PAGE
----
Editors go in the driver’s seat
Brands and media agencies are looking for partners that aren’t just capable of custom event production, but that also exhibit deep knowledge of their audience.
BF Goodrich is already heavily involved in experiential marketing, with a year-round presence at events like the Lucas Oil Offroad and Mazda Cup racing series. The “Are you driver enough?” custom event was a way to get shoulder-to-shoulder with a particular segment of its consumer base: those capable of putting BF Goodrich’s performance tires to heavy use.
“It needed to be a real challenge to our consumer,” said Jordan Bertrand, digital communications manager at BF Goodrich parent, Michelin. Real enthusiasts would expect a damn good hands-on test of the tires’ performance.
When selling a vertical audience segment, many publishers go data-first, particularly when it comes to banner advertising. For custom events, TEN Media relies just as heavily on its knowledgeable staff to connect with enthusiasts. For the BF Goodrich event, Motor Trend’s Ed Loh and Four Wheeler Network’s Rick Pewe played a key role in making sure the track met enthusiasts’ high expectations. “Editorial input really helped lay the track out and determine which vehicles would be best suited,” Sonsky said.
The marketing team, too, is expected to bring an authentic perspective. Sonsky himself is a dedicated off-roader. “We’ve got a garage full of internal combustion vehicles [at TEN Media HQ], so we’re usually playing in some way or another, whether it’s on-road or off-road or something with high horsepower.”
All drivers got professional instruction and a chance behind the wheel with a professional driver riding shotgun.
“I could feel it in my heart,” said Bertrand, who took an off-road lap herself. “It was thrilling, heart pumping. It’s exciting to have such confidence in the tire.”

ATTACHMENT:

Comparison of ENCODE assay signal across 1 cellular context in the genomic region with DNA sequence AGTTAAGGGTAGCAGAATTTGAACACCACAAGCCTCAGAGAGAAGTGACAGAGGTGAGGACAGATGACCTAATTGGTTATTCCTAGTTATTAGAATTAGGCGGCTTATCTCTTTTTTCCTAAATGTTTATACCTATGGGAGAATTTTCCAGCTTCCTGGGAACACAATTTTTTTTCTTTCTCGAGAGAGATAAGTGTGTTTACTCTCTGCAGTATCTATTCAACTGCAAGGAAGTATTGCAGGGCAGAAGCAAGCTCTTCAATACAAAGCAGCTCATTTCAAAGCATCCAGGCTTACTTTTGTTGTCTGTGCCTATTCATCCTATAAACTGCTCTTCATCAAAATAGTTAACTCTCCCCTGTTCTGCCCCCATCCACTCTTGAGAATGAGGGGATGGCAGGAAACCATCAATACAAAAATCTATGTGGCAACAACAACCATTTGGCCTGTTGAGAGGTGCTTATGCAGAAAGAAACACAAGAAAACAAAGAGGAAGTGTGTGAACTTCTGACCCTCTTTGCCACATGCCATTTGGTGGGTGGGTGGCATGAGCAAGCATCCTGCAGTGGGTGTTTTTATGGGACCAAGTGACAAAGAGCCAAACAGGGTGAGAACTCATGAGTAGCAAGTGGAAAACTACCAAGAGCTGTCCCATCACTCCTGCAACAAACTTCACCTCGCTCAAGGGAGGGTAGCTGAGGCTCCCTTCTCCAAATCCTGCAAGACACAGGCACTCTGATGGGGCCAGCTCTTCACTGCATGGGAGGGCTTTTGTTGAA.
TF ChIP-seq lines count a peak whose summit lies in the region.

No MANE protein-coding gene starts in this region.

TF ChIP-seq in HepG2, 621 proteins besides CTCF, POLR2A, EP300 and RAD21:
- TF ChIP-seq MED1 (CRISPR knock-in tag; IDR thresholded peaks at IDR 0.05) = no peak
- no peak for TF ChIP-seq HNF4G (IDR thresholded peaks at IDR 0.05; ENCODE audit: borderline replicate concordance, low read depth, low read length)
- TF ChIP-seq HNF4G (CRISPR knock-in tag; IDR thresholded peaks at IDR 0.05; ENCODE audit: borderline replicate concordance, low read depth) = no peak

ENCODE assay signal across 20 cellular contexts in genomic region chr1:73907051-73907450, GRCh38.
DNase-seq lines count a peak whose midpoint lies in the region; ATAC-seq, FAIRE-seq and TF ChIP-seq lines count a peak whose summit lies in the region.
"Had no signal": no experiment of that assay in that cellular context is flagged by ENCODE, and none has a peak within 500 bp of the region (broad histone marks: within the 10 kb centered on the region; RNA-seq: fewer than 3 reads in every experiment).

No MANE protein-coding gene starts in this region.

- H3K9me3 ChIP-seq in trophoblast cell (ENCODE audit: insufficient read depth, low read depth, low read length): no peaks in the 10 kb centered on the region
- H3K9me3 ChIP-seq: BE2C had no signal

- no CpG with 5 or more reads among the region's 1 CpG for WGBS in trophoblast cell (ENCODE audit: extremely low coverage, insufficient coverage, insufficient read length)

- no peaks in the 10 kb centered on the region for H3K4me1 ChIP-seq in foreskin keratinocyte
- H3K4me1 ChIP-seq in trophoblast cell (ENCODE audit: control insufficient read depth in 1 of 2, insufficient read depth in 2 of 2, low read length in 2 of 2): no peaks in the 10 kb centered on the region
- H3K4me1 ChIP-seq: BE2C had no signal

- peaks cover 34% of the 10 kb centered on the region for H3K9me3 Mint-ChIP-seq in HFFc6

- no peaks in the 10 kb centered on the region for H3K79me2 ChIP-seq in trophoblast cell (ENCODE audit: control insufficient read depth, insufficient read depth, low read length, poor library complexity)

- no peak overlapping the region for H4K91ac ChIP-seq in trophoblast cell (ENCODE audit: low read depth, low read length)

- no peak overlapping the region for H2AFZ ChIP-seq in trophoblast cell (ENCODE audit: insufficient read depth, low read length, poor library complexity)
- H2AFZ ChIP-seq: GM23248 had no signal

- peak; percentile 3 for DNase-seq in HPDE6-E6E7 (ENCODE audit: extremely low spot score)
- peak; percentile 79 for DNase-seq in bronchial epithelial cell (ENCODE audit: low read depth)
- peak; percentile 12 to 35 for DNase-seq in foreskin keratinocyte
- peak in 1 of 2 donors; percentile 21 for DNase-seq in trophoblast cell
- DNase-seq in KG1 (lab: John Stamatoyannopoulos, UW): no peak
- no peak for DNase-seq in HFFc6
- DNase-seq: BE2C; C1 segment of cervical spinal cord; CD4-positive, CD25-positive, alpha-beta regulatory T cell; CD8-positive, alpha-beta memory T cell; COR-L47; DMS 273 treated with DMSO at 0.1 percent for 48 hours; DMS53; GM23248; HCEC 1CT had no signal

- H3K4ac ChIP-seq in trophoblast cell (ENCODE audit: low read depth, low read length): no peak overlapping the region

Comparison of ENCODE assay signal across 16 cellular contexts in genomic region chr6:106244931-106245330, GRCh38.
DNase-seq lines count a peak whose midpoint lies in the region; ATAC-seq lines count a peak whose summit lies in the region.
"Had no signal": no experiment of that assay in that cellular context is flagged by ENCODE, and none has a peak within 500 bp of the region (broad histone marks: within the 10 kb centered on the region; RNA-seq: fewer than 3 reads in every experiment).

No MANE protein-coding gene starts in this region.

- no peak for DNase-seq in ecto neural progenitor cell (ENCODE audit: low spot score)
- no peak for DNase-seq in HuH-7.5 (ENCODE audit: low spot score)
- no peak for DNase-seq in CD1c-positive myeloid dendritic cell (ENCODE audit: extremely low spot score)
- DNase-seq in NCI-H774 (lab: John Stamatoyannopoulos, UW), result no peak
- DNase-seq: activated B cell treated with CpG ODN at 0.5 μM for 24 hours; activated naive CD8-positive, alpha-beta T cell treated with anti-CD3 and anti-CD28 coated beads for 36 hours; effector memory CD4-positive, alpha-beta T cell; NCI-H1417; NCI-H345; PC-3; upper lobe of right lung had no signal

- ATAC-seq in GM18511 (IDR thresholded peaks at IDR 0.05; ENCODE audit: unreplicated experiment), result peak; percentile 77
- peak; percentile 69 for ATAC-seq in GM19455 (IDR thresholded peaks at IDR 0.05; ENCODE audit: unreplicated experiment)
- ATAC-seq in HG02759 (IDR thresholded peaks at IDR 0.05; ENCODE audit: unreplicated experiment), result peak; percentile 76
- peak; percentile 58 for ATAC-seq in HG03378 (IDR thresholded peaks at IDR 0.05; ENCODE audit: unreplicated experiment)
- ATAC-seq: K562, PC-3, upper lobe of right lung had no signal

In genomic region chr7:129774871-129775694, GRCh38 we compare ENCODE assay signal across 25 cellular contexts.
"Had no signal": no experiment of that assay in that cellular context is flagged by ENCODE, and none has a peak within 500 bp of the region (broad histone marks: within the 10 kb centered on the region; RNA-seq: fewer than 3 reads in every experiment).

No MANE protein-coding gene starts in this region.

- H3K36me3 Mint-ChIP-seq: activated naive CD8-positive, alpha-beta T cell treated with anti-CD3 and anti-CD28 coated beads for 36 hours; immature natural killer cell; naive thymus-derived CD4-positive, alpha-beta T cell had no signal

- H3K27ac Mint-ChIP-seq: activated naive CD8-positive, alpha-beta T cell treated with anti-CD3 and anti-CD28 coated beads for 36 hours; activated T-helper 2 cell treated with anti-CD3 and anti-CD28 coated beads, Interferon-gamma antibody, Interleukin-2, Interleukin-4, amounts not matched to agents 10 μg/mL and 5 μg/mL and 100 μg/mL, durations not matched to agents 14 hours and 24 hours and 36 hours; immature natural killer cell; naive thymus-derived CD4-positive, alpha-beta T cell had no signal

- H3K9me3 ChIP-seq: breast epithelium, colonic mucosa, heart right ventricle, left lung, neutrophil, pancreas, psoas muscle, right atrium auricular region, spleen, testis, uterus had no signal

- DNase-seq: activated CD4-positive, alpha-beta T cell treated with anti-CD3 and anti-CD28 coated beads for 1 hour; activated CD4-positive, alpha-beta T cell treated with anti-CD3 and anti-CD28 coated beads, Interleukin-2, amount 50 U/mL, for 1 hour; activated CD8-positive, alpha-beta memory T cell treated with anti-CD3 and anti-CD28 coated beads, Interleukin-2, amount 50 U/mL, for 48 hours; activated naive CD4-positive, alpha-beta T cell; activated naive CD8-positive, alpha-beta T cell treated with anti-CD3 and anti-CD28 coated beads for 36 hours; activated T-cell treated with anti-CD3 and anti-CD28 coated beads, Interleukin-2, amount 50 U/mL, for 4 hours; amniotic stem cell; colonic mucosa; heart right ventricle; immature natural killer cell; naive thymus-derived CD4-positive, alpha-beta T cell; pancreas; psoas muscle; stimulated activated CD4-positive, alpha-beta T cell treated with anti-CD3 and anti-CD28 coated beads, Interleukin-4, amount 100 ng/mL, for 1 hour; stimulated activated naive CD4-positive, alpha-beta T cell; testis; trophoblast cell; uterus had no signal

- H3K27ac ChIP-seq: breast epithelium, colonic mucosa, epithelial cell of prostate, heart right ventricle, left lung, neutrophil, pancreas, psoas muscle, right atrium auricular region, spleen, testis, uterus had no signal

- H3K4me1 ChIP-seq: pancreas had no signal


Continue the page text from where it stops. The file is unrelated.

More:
From social to programmatic: Make your mileage count
BF Goodrich and TEN created four videos and a host of micro-cuts for the campaign. The campaign and its multimedia assets will bow today across TEN’s network of auto-related properties, including Motor Trend, as well as across its social media platforms– especially the more visually-oriented ones, like Instagram and Facebook.
And yet the company is careful not to “flood the platform.” “It’s walking a fine line of engagement and keeping the audience looking for more, rather than having them shut off,” said Payne.
Rather than accruing impressive campaign stats by re-serving the same content to the same audience, TEN works with clients to build lookalike profiles off its own first-party data, then finds enthusiasts programmatically in the wider digital world.
Attribution-wise, the event will be hard to measure, Bertrand conceded: “What we want to do is make our consumer aware of these new tires and hopefully bring them into their consideration set.” But the event itself seemed effective, she said.
“They loved every second and came out of it saying, ‘This tire could go along with my fleet of Mustangs or Camaros.’ We won over a lot of people that day.”